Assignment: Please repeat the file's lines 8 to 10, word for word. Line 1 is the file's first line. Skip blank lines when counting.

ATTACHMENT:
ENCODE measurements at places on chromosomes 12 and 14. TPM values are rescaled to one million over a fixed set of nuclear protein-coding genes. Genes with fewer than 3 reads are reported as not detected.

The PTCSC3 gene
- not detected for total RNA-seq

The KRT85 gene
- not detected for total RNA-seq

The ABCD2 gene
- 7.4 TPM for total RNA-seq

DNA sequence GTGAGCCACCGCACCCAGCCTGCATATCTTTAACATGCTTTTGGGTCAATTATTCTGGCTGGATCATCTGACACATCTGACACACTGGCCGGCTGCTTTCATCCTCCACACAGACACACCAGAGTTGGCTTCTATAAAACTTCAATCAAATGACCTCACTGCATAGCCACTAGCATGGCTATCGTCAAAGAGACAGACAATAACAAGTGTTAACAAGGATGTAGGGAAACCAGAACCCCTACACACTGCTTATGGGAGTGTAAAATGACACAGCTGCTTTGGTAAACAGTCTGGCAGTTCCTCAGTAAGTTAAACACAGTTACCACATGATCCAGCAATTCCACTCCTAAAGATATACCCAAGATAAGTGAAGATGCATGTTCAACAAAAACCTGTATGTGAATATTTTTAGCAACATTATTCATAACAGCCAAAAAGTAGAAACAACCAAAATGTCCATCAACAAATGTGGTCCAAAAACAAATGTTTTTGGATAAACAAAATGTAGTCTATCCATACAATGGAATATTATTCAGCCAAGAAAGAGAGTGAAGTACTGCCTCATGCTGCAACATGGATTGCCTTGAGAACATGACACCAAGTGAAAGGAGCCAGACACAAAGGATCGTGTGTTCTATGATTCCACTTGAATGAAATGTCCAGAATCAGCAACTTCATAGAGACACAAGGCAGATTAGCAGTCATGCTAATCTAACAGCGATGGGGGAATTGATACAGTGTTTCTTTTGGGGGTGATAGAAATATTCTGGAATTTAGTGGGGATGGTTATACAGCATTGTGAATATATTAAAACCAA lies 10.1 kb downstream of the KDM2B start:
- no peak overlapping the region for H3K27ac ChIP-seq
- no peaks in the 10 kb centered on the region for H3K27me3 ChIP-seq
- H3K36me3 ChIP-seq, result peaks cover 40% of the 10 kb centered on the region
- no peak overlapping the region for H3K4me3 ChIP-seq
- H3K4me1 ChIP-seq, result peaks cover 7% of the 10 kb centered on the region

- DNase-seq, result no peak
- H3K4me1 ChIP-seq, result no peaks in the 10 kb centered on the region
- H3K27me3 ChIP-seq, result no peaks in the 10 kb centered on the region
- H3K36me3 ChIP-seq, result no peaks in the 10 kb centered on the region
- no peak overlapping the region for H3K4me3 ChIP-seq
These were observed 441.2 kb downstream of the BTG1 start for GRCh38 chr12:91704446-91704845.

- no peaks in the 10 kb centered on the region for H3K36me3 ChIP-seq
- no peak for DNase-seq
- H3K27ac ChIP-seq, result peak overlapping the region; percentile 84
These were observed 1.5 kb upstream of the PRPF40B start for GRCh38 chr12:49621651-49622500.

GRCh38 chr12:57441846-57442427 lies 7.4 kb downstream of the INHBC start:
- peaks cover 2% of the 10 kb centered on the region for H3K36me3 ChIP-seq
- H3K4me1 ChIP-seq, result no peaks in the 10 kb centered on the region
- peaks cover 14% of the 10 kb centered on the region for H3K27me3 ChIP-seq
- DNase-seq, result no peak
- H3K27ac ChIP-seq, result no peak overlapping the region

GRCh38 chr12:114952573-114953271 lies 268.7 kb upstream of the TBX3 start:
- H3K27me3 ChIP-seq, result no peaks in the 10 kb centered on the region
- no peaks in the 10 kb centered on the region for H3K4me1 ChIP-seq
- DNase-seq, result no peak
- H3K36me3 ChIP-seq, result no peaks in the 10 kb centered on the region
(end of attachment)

DNA sequence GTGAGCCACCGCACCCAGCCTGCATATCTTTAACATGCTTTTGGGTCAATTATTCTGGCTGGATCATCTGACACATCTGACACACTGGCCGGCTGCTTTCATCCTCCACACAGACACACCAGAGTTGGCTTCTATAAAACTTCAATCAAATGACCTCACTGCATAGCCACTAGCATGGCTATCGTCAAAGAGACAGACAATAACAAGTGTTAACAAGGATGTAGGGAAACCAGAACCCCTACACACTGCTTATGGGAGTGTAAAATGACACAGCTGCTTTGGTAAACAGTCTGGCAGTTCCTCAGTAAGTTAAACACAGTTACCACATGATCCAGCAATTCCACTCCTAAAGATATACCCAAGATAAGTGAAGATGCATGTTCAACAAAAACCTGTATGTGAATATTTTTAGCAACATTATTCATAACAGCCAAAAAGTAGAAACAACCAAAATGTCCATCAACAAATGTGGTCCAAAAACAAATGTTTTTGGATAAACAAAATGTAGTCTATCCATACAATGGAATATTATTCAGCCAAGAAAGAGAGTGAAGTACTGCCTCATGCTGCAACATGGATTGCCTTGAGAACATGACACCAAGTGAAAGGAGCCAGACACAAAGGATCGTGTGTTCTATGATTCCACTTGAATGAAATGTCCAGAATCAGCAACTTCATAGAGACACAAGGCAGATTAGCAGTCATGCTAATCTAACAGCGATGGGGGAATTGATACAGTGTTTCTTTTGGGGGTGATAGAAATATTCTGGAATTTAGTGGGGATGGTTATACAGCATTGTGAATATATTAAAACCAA lies 10.1 kb downstream of the KDM2B start:
- no peak overlapping the region for H3K27ac ChIP-seq
- no peaks in the 10 kb centered on the region for H3K27me3 ChIP-seq